Despite my long-standing personal and professional interest in water, I have recently realised something incredibly important that I had been missing all this time. I can imagine that similarly to the vast majority of you who are reading this, I’ve always had access to safe/clean drinking water all my life. And what hit me was a realisation that I’ve been taking water for granted – big time.
Now, let me clarify something here. When I talk about safe/clean water I’m comparing this to parts of the world where drinking water from places you’d normally use would mean a super high risk of getting sick.
How much water do we REALLY need to live comfortably?
Well, it keeps us hydrated, we need it for cooking, daily hygiene, to wash our clothes, to flush our poop or to grow our food or keep our lawns pretty. We manufacture our computers, mobile phones, or TVs, clothing and what have you. Every aspect of our civilisation depends on it.
According to the World Health Organisation (1), having access to more than 50l/100l of clean sanitised water per day presents low or very low risk of health concern. This means that that nasty cholera, salmonella, typhoid, e-coli, cryptosporidium and other types of water-borne bacteria/protozoa etc. can hardly touch us – yeyy! How fortunate are we NOT being one of the 66.3 million people don’t have that luxury?! (2)
The Luxury of Water Sanitation
And it’s not just about dramatically increasing the number of people who stay healthy. As a consequence of breaking the cycle of water contamination, our immune system doesn’t get overburdened, we have much better chance to absorb nutrients and have healthy strong microbiome (our gut bacteria). As a result, our children grow and develop well and we all live much longer.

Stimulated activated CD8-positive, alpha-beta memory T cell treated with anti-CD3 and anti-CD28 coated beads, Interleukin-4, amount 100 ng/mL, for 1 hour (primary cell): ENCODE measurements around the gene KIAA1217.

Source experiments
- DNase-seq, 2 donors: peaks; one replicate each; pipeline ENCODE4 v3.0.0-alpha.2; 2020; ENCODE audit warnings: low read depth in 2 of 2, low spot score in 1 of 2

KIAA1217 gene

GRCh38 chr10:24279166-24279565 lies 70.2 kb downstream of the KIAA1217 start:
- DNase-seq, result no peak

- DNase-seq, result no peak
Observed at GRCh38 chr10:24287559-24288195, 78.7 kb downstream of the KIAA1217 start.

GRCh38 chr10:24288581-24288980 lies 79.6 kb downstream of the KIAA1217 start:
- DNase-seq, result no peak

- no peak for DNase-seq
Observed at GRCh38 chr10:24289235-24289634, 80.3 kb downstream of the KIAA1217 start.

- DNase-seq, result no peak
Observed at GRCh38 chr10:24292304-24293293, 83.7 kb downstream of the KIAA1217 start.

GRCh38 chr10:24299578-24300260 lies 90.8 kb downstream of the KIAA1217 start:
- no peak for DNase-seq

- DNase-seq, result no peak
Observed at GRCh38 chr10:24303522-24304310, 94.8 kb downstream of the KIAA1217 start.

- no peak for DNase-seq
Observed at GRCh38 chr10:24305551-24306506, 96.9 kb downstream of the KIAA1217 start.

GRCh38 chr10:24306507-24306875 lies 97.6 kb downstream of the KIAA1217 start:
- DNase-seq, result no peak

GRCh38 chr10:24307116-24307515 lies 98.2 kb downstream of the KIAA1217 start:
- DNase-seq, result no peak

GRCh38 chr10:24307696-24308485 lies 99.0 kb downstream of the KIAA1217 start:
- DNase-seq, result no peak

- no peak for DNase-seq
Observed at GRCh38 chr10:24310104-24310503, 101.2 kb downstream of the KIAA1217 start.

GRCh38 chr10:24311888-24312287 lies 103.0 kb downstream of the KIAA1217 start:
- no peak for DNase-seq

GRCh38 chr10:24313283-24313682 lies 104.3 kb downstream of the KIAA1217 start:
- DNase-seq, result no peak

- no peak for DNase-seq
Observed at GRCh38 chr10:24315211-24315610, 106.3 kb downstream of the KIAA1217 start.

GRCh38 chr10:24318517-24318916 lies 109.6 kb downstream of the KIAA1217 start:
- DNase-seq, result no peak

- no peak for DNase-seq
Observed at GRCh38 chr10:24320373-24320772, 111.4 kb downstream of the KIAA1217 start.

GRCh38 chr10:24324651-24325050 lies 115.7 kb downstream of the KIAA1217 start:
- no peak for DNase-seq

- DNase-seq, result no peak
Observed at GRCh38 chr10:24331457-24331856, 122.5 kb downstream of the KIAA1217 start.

It was fascinating to find out that over the past 100 years, through introduction of water sanitisation in the USA, the life expectancy increased from 40 to over 70 years of age. It is estimated that ½ of the benefit of this increase was due to water sanitation on its own.
If we fly ourselves back to the 19th century UK, we’ll see that an average middle class man would live live to around 45 years of age. Workmen, labourers and children were not even that fortunate. To compare, the current life expectancy is around 80 years old. (3)
So we basically have twice the time to live a good quality life, a lot to do with having sanitised water. Let’s keep doing something meaningful with it!
The World without Loo
The state of health, access to safe/clean water, sanitation and access to toilet go hand in hand with each other. In Nigeria, for example, the staggering rate of open defecation (outside and not in a designed toilet) is 26%, preceded by India with no less than 55%! It isn’t surprising that the risk of water-washed (person to person – hand shake, food sharing etc.) due to lack of hygiene, lack of latrines and toilets goes through the roof. (4)
What is more, research suggests that the relationship between the lack of toilet/latrine explains 2/3 of all of lack of proper growth and development of children found in the world.
How having access to clean water really changed our lives
Now we really start to get the idea how essential and important the topic of water is. Water is not only essential to all life of our planet and health in our lifetime, but indispensable for the future generations to come. And even when we list all of these aspects we need to bare in mind that there is no separation. It is life. Whatever we do locally will have a global affect and vice versa.
Over the past 100 years, through introduction of sanitation and access to toilets, our lives in the West have changed dramatically; we have a chance to be healthier and live longer. Yet somehow, all issues haven’t been resolved and new problems are arising. We, however, need to remember that we all have the potential to create a better sustainable life for ourselves and better future for the generations to come.